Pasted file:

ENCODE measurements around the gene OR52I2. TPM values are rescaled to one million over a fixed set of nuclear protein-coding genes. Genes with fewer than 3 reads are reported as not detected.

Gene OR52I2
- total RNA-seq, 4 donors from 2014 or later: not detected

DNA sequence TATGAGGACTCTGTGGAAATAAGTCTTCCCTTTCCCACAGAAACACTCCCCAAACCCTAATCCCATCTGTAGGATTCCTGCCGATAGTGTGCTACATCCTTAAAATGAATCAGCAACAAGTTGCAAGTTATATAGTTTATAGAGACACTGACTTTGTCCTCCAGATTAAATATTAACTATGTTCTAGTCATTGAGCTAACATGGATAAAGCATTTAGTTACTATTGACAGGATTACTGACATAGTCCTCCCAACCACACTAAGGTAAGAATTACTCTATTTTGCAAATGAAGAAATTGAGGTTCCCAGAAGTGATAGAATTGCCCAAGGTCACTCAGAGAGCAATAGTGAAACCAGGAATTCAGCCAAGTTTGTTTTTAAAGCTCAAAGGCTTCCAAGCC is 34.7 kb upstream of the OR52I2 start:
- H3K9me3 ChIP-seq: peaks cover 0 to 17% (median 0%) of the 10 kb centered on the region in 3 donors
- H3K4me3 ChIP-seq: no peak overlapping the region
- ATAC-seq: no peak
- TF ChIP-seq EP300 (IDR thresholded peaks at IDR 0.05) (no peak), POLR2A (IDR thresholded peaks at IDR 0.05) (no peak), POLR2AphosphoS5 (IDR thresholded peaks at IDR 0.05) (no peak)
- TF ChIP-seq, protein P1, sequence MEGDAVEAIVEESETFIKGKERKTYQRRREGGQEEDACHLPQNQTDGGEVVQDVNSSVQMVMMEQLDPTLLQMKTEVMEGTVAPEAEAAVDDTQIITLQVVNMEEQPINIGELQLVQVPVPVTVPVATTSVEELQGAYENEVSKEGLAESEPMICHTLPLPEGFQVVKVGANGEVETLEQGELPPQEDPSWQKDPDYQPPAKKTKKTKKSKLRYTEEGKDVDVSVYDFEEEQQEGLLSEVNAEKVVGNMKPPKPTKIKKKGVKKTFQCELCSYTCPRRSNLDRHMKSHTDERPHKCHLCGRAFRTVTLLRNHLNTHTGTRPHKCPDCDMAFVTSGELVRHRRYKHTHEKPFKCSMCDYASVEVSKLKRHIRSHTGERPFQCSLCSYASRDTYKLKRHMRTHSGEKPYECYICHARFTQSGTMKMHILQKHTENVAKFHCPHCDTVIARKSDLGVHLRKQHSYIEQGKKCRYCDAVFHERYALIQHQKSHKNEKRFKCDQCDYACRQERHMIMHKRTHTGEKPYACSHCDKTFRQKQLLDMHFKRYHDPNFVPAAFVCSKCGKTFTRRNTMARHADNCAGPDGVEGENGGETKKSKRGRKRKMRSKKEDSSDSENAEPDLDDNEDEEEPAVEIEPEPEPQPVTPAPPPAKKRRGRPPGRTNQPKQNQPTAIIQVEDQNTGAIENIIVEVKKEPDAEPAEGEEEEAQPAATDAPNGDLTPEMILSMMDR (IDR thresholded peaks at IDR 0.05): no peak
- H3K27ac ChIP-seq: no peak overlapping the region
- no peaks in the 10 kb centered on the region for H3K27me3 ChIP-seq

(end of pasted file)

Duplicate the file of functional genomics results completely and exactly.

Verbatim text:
ENCODE measurements around the gene OR52I2. TPM values are rescaled to one million over a fixed set of nuclear protein-coding genes. Genes with fewer than 3 reads are reported as not detected.

Gene OR52I2
- total RNA-seq, 4 donors from 2014 or later: not detected

DNA sequence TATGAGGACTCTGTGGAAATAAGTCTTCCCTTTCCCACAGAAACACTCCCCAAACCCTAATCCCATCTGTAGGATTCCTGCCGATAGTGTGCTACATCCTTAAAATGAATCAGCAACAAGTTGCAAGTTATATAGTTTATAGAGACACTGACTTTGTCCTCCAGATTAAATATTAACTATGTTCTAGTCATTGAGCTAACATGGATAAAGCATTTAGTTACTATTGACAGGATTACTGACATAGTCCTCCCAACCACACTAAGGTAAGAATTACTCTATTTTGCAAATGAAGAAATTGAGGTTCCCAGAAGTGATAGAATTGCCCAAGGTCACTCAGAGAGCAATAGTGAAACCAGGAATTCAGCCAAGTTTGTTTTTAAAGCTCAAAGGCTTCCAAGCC is 34.7 kb upstream of the OR52I2 start:
- H3K9me3 ChIP-seq: peaks cover 0 to 17% (median 0%) of the 10 kb centered on the region in 3 donors
- H3K4me3 ChIP-seq: no peak overlapping the region
- ATAC-seq: no peak
- TF ChIP-seq EP300 (IDR thresholded peaks at IDR 0.05) (no peak), POLR2A (IDR thresholded peaks at IDR 0.05) (no peak), POLR2AphosphoS5 (IDR thresholded peaks at IDR 0.05) (no peak)
- TF ChIP-seq, protein P1, sequence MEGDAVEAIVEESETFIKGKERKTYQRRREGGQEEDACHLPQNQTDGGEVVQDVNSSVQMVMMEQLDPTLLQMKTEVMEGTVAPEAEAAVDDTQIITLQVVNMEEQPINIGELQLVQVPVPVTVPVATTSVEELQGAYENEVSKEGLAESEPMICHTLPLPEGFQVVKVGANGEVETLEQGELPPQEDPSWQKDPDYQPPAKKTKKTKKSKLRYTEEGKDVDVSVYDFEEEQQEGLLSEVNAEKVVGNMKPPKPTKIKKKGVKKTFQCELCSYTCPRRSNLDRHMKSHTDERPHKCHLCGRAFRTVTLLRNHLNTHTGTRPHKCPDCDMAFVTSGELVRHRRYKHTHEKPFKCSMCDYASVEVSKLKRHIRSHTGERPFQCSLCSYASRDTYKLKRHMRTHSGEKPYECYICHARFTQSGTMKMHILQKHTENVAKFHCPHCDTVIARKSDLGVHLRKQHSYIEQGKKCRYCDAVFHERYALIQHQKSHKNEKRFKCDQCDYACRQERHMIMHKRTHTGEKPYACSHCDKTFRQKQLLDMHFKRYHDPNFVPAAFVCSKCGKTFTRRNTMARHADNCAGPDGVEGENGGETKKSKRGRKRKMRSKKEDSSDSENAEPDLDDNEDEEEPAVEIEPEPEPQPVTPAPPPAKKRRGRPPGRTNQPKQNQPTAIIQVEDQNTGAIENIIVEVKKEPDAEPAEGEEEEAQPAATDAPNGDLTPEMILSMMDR (IDR thresholded peaks at IDR 0.05): no peak
- H3K27ac ChIP-seq: no peak overlapping the region
- no peaks in the 10 kb centered on the region for H3K27me3 ChIP-seq